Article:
Plate Tectonics Continued
Break up of Pangea
The driving mechanism of plate tectonics is a network of convective
heat currents, generated by the hot core of the earth and which
circulate in the mantle. The heat is provided from the decay of
Uranium-238 which is an R-process Supernova element. The overall
transport of heat from the core through the mantle is quite
inefficient so it takes a long time for these convective heat
currents to become established. Hence, plate movements are something
which occurs late (i.e. now) in the geological history of the earth.
The earth's crust is actually a two-component layer. The lithosphere
is a thin layer of rock (average density of 2.7 grams per cc) and
"floats" on top of a plastic-like layer called the asthenosphere.
Plastic-like materials are weird - they deform under stress but don't
really break. A glacier is a good example of a material that moves
and flows plastically. The convective heat currents in the mantle
impinge on the asthenosphere causing deformation and subsequent
movement of the lithospheric plates.
This process can be simulated in your kitchen by putting some jello
in a bowl and putting some peebles on top of the jello. As you shake
the bottom of the bowl, the jello deforms but doesn't break and the
rocks that float on the jello collide. (apologies to real geologists
for this analogy).
As a result of plate movements, interesting things occur at plate
boundaries. In general you don't want to live near a plate boundary
as the earth is active there. About 75% of the world's population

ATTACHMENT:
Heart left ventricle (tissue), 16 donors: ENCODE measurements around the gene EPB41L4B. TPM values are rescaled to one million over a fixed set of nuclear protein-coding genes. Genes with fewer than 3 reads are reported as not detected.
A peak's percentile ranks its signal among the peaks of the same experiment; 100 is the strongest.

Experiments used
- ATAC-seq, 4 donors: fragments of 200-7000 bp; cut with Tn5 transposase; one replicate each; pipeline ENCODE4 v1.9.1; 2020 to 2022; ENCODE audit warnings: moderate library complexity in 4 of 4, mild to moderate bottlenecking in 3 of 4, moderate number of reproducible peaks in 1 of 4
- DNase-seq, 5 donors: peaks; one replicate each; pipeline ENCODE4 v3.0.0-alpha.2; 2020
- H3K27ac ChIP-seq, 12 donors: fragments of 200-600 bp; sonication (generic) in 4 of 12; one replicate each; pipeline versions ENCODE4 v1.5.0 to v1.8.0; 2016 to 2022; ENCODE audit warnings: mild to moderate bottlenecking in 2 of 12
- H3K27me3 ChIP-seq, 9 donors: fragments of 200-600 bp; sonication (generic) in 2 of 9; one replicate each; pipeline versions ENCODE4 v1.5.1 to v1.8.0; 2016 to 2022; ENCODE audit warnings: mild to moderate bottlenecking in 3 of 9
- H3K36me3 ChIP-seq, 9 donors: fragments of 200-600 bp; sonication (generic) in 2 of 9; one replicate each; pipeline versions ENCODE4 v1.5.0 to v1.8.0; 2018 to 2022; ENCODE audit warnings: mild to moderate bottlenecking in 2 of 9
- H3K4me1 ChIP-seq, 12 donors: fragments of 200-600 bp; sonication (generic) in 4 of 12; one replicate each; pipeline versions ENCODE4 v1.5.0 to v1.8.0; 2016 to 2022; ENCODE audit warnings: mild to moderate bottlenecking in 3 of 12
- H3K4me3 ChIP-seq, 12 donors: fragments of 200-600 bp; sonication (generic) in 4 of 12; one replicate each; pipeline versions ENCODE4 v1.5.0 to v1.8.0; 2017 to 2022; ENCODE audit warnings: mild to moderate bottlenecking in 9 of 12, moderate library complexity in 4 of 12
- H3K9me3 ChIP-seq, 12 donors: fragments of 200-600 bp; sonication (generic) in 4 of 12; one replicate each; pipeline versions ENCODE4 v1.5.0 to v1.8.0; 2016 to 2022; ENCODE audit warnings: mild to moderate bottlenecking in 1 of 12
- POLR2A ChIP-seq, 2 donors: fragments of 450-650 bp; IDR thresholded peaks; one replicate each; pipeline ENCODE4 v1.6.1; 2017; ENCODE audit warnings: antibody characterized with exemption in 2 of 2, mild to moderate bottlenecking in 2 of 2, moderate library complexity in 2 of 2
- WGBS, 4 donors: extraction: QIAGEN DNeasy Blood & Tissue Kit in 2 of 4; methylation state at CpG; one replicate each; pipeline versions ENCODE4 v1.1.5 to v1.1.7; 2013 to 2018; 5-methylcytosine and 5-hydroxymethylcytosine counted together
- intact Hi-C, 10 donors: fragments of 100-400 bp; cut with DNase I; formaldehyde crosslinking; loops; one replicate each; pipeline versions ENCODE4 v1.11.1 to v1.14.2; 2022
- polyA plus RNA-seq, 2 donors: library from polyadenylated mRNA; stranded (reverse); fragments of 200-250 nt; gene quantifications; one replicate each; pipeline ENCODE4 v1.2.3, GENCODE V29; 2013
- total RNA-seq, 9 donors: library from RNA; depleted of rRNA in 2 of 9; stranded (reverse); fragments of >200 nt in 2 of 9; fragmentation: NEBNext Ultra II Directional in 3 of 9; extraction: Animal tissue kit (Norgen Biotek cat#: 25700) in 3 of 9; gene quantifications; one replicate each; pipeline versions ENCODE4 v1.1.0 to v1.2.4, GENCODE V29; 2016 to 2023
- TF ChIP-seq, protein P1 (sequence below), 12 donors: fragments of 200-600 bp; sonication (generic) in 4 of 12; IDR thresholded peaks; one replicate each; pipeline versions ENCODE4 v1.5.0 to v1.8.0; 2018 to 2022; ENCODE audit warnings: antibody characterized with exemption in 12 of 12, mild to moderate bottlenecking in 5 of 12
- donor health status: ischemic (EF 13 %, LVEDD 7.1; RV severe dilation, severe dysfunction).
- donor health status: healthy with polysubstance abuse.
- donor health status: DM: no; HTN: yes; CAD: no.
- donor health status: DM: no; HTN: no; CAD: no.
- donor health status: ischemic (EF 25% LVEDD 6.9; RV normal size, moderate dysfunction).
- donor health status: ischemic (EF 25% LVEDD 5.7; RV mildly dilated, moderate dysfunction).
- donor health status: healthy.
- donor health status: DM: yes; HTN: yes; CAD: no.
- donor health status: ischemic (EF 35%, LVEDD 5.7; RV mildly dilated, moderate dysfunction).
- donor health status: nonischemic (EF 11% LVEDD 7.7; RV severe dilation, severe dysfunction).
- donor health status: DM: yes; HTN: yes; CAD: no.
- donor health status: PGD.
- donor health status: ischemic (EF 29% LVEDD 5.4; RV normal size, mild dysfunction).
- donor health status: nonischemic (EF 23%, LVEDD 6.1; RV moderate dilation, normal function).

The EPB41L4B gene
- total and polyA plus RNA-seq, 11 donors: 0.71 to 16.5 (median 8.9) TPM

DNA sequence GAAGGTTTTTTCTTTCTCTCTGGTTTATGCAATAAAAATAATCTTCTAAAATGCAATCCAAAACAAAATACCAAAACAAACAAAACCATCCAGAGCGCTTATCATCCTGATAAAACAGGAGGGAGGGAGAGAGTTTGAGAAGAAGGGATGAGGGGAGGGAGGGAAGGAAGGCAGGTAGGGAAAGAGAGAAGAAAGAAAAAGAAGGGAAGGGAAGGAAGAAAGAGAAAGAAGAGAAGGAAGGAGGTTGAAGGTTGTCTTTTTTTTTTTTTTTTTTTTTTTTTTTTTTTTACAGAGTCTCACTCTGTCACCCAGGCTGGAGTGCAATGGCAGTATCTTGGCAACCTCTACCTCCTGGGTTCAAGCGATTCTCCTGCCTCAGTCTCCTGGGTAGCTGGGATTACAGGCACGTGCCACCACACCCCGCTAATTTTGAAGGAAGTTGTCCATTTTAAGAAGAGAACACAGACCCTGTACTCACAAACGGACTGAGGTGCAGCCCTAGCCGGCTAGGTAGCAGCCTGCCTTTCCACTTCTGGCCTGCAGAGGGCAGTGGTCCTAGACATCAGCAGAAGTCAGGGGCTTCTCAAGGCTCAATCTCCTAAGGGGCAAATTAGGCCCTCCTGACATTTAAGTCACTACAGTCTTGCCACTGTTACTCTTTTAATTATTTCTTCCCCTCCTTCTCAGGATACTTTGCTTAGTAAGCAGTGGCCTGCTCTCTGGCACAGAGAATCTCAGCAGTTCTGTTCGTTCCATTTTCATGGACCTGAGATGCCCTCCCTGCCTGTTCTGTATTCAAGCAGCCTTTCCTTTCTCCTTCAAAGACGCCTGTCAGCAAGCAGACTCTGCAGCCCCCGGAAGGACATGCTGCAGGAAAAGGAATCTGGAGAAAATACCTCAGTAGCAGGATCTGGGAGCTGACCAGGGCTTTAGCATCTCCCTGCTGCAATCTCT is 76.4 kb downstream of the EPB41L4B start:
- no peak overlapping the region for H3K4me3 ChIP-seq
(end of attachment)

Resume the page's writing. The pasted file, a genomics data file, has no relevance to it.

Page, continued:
does live near these boundaries.
There are three types of plate boundaries:
- A divergence zone --> crustal separation --> two plates
are moving apart in opposite directions
- A convergence zone --> collision of two plates. A collision
of a less dense continental plate with a more dense oceanic plate
creates a subduction zone where the denser plate dives (subducts) beneath
the less dense plate. A collision between two continental plates
results in general uplift.
- A translational zone --> here two plates slide by one another
in opposite directions. The San Andreas Fault is the most well-known
(and potentially most deadly) translational interface.
Local Manifestations of Plate Tectonics:
The Pacific Northewest is an active tectonic zone. One of the
prime hazards of active volcanoes is the heavy mudflows which
can result from the sudden melting of their heavily glaciated
slopes. Some examples of Northwest Hazards are shown below:
Some Other Internet Resources on Plate Tectonics:
overview of all of this
the Ocean Floor
The Electronic Universe Project